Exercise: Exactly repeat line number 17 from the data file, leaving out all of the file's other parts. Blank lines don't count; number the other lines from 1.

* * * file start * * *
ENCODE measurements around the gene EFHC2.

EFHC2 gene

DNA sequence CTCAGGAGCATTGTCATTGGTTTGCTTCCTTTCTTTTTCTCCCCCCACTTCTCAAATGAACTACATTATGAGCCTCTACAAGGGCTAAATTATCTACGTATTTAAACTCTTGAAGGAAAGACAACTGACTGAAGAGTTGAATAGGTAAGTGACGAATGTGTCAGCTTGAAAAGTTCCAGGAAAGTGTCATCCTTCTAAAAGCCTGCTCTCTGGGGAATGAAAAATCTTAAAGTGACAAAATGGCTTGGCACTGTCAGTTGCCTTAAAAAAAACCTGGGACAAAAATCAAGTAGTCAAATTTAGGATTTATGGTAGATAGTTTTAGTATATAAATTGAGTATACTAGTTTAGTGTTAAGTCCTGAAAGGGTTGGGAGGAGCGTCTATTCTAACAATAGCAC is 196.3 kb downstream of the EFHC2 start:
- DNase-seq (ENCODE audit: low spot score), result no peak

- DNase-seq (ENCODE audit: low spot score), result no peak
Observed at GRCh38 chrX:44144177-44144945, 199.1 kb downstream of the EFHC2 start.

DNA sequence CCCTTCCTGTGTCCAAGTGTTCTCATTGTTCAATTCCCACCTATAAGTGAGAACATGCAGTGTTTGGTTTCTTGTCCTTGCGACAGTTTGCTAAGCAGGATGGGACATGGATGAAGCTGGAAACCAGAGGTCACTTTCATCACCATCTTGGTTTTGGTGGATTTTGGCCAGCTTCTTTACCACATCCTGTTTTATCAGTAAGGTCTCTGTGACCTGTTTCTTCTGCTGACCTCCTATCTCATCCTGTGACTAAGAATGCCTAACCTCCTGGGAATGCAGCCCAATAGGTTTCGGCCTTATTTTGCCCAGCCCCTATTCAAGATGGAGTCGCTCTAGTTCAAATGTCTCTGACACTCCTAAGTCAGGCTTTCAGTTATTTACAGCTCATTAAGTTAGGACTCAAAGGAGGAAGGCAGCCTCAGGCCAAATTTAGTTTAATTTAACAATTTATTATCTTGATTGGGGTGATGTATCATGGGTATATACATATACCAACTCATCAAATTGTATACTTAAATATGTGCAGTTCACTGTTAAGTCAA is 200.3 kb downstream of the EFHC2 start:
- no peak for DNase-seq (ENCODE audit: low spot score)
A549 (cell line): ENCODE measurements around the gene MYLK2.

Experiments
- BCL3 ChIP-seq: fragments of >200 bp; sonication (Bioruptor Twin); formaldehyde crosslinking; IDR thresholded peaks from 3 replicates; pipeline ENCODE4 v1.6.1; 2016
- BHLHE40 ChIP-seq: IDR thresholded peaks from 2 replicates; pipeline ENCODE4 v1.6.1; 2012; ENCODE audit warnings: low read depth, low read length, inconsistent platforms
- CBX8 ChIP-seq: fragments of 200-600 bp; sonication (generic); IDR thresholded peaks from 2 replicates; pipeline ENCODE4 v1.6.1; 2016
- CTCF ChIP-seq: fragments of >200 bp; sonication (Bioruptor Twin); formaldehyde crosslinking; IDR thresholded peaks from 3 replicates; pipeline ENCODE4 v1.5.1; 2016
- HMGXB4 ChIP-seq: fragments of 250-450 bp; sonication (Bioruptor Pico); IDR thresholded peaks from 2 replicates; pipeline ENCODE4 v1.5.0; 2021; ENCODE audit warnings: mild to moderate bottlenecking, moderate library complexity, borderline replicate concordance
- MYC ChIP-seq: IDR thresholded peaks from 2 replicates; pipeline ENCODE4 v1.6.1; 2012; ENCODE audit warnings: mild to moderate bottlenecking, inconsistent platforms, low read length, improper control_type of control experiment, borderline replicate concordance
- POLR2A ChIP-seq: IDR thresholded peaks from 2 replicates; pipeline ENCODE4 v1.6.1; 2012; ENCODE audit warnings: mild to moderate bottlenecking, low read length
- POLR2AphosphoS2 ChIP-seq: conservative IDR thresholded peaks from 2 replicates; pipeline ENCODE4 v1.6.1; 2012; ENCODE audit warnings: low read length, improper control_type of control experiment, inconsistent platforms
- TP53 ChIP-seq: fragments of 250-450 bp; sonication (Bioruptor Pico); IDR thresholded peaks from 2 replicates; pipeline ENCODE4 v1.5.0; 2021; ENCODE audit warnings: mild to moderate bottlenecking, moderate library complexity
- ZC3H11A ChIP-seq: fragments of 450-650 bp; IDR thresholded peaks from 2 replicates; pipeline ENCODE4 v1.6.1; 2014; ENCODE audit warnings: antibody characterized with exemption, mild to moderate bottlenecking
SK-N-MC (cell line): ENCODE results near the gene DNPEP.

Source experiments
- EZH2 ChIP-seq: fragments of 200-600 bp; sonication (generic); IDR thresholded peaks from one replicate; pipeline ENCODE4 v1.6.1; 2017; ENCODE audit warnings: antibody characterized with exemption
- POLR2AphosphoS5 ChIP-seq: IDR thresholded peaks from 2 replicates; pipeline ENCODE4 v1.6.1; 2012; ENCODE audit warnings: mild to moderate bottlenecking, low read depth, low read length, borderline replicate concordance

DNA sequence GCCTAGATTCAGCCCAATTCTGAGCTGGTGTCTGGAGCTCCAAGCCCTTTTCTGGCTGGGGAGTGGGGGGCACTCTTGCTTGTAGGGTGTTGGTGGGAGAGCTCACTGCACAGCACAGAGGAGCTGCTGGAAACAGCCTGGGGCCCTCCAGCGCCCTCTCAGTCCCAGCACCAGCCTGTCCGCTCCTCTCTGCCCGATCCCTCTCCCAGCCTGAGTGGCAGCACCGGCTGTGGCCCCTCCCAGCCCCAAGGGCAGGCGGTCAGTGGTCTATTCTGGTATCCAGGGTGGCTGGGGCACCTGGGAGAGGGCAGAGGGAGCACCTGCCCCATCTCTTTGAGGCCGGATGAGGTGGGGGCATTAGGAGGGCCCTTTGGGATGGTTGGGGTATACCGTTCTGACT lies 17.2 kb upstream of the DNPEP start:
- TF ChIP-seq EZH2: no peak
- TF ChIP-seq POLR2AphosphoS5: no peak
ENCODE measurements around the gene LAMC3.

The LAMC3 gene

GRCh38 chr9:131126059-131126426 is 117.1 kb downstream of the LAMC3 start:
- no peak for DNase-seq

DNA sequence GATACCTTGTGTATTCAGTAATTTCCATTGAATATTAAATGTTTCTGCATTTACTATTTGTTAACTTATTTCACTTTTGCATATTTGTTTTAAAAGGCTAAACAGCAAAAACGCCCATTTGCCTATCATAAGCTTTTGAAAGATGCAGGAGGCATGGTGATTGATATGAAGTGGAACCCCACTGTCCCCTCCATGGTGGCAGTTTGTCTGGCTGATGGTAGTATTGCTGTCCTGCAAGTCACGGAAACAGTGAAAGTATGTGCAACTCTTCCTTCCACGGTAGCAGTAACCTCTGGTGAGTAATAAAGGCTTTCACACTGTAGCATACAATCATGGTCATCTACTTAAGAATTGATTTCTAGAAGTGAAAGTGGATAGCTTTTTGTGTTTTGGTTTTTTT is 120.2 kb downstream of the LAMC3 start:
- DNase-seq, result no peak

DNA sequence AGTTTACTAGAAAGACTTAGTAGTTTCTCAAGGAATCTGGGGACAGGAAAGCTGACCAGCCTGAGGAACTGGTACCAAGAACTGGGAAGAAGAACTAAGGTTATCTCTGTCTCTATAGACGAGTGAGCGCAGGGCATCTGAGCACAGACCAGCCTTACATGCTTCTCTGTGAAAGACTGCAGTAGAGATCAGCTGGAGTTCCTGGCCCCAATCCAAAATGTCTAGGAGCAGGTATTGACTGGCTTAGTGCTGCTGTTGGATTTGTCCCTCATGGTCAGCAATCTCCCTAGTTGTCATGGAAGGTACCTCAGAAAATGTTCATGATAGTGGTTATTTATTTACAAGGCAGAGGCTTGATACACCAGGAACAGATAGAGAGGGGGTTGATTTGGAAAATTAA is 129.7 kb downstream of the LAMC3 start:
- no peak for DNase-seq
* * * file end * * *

- POLR2A ChIP-seq: IDR thresholded peaks from 2 replicates; pipeline ENCODE4 v1.6.1; 2012; ENCODE audit warnings: mild to moderate bottlenecking, low read length